Last updated: 26 April 2005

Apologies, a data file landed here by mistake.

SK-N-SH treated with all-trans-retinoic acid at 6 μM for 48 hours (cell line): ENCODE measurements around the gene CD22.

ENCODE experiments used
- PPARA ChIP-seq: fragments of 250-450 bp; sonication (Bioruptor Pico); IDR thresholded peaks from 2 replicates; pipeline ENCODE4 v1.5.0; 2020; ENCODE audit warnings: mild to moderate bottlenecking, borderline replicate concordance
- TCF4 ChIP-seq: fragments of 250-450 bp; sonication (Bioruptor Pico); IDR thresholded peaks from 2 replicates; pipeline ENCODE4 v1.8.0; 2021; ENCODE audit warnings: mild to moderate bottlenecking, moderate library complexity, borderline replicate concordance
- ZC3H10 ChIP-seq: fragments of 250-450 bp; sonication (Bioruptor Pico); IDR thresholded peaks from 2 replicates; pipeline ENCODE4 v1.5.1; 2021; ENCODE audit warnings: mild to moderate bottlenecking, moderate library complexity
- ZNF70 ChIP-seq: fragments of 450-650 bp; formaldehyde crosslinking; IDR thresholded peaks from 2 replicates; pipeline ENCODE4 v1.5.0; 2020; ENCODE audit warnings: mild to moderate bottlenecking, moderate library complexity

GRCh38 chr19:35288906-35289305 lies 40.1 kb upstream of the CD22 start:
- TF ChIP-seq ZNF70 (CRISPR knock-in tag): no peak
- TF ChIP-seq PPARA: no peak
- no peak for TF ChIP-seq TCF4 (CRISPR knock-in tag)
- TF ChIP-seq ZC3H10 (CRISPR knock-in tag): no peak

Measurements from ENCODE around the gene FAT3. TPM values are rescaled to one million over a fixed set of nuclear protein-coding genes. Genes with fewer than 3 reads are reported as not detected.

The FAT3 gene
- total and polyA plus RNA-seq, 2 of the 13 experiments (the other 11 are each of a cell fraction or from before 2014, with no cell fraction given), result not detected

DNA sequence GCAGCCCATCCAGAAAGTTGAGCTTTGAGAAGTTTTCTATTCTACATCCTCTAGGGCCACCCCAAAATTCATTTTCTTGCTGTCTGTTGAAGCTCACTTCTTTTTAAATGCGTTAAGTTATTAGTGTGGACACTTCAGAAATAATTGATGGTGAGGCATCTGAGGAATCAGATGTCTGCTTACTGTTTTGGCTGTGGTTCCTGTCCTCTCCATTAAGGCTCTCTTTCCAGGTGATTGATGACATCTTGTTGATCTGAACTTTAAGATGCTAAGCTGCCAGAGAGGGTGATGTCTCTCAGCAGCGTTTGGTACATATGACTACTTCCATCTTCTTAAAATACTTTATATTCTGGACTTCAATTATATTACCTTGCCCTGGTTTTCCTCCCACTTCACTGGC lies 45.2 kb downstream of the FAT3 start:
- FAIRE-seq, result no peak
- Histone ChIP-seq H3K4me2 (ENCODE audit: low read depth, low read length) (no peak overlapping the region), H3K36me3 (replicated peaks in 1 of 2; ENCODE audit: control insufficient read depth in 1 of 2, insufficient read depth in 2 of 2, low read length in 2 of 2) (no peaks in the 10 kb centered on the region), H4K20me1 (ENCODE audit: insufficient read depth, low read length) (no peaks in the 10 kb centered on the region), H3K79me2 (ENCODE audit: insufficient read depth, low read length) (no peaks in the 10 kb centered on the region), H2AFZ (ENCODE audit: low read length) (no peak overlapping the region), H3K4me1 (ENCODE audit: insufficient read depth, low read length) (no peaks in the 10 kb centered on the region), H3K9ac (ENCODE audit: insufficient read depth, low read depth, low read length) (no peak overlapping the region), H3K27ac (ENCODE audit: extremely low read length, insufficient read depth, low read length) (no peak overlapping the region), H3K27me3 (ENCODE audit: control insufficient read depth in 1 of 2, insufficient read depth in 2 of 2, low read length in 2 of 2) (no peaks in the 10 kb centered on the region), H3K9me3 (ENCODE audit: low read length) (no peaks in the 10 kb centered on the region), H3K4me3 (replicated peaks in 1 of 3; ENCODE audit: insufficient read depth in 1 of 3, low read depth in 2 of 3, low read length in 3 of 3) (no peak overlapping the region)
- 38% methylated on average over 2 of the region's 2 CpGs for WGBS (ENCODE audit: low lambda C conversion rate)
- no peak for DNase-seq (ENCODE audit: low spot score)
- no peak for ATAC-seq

Subject: ETX 105/EC Versus the Weather - User Report Sent: Sunday, April 24, 2005 08:06:13 From: Miles (email@example.com) Here is an account you could add to the user observation section for the ETX105 EC (with UHTC), bought new with autostar and the 844 tripod in England. I got my 105 for my 40th, and expecting a 90, was delighted and surprised to see the 105, for some reason I had missed this model. Thankfully my spouse found a good dealer who pointed out the small step up from the 90, with the better viewfinder and sturdier build, and threw in 4 series 3000 eyepieces instead of the LPI - that advertised offer had expired. Despite the thorough research I thought I had done, I soon felt pretty dumb not having added in one of the most important determining factors in what you will see with your new scope - the weather. First night out of the box it was cloudy - and it was that way for a week. By the second week, I had had enough of looking at birds, aligning the viewfinder and training and stuff, and was getting pretty despondent. I must point out that the British Isle are one of the worst places for clear skies - it is a battle ground for weather systems. Then one night I stepped out for some late shopping and looked up to see an appreciable gap in the clouds. I ran back in, checked the charts and realised that if the upstairs south facing window sill was deep enough, I could get a glimpse of saturn. The little scopes broad base sat perfectly, with the deep ledge allowing the tube end to be outside, and there it was, a perfect jewel in the 26mm lens. Upping the magnification brought out the 'wows', and 'thats amazings!'. The series 3000 plossls seam fine, they are japanese made, and so far the atmospheric conditions have rarely allowed me to see there full performance anyhow, so I will not be replacing any yet. It seams a little mean to only include one eyepiece for new buyers, but then I guess the after sales market would dry up if to much came with the scope! Another say, 15 or 10mm lens, or / plus a Barlow would be essential straight off - so add that to any purchasing calculations. The weather never really cleared for five or six weeks, if it did it was late, or an obviously temporary affair that did not encourage taking the whole thing out. However, now that I realised we had South and North facing deep window ledges I kept and eye on the sky every half hour and simply moved the scope round the house whenever a usable gap appeared, and used it as a mini dob - tapping the motors to keep things in view. Over the course of a month, from indoors, I have managed to see some beautiful clusters in Cancer, the spring farewell of the Orion nebular, many fascinating star systems, saturn, jupiter - (including shadow transits), and countless views of the moon. The views have been very good. Bright stars focus crisply, clusters look very jewel like, moonscapes are very contrasty with astonishing detail and '3d' views, and the Cassini division and markings on the globe have been visible everytime on Saturn. Obviously with these limited vistas it was hit or miss what became viewable but I am astonished when I count up what I have seen from 'indoors' - the compact portable nature of this machine has really come in to its own. Finally - an autostar test. Eventually, after about five weeks it was clear enough and early enough to take it out and switch it on. This was actually the third attempt, since I had ran outside previously trying to quickly do alignments during gaps in the cloud. Human error resulted in many fails - including, (to my embarrassment but to give hope to others!) : Pointing the scope north towards Polaris while leveling the tripod, failing to tighten it up after star hoping, watching the motors in the base throw the compass out, getting British Summer Time mixed up, droping stuff in the dark, and of course not having enough knowledge about the sky to replace the stars hidden behind roofs! The moral is take time and practice and make sure human error has been eliminated before worrying. Eventually all was textbook. Autostar is an amazing device - being able to dial in objects and watch the scope swivel itself and get the object centered, and then track it has to be seen to be believed. I will point out that GOTO is far from a 'dumbing down' of astronomy. You will find yourself having to think about alignment and understanding the concepts of telescope mounting to set it up, and at the very least you will need to expand your knowledge of bright stars - the chances of your backyard offering unobscured views of automatically chosen stars, anytime of night, is slim. Some thoughts and things for potential buyers. The compact nature of this little thing weighs heavily in its favour. Any other scope needs to be on a tripod, but the fact that this thing can operate like a mini observatory on any level surface makes it highly desirable - if you can, compare this in a store with other models, of similar sized aperture - even much smaller scopes are useless without the big tripod. I have sometimes left this thing on my bedside table - ready to set it on the window ledge to peak at Jupiter in my nightshirt out of an open window! Shame about no holder for the controller though? The 105 is worth seeking out over the 90, its still very portable but is better made and for a relatively small jump in price band puts you in the big small scope bracket. Remember the upgrade for the 90 finder will eat into that price jump. (On this point I fail to see why people complain about the finders position, it does say in the instructions to rotate it away if smaller eyepieces are blocked, it is not a major design flaw). Optically the views are very good. I have limited experience, but can report beautiful images through this thing. Everything seams crisp and well focused with no vices - when the seeing settles, planetary views can be thrilling. This scope is not battery reliant. Switched off with the clutch loosened it moves smoothly if you want to just star hop or scan around, GOTO does not rule out making your own way around. Do research and take time before buying your first major scope, though I must admit to wanting an ETX since it reminded me of the Questars I had seen in the copies of Omni and Scientific American my uncle used to bring me from the States - I didn't want a Questar, just that type of compact design. However some astronomy communities have the view that any money not spent on aperture - even if that means a huge cardboard tube held up by doweling and rubber bands - devalues your credentials as an amateur astronomer. Realise though its 'hourses for courses'. Some love small scopes, some large, some apo's, some binoculars. Try not to be influenced by others, hey - even if its the color you like - thats fine, but read and be sure about what you really can and cannot see through different scopes - then you won't be disappointed. However, also realise that even an pill sized low power well imaged view of Saturn seen through YOUR scope with YOUR eyes on a cold night is infinitely more thrilling than seeing the best picture someone else has managed with their 24 inch and super CCD. In fact if what you can see in the diminutive ETX 70 does not impress you and ignite a passion for observing, then its doubtful any larger scope will. ( However I'll bet that even people on the Hubble team during all night image processing sessions have mumbled to themselves 'if only we could see just a little bit more!') Quality There is no doubt this is a fine instrument, and I must admit that I only followed up the reports in detail on this site after I had bought it, and some of the bad things obviously make people doubt the excellence of the ETX range. If I had read some of these things first, I might have shied away - but Im glad I didn't because I have obviously been lucky, or perhaps this is normal...these things should work! I have two powerbooks that I depend on for work, but if I visit Apple forums, apparently they are always going wrong, and for some Apple sell nothing but underpowered over-designed lemons! So Meade may have a QC issue, but specialist forums do skew things towards the bad. I will let you know if I am proved wrong! Best Wishes Miles P.S. thanks for the site - and thanks for the links to the constellation and observation guides - though tech and spec talk is interesting to a point - its great to be finally clicking on those links - and getting outside!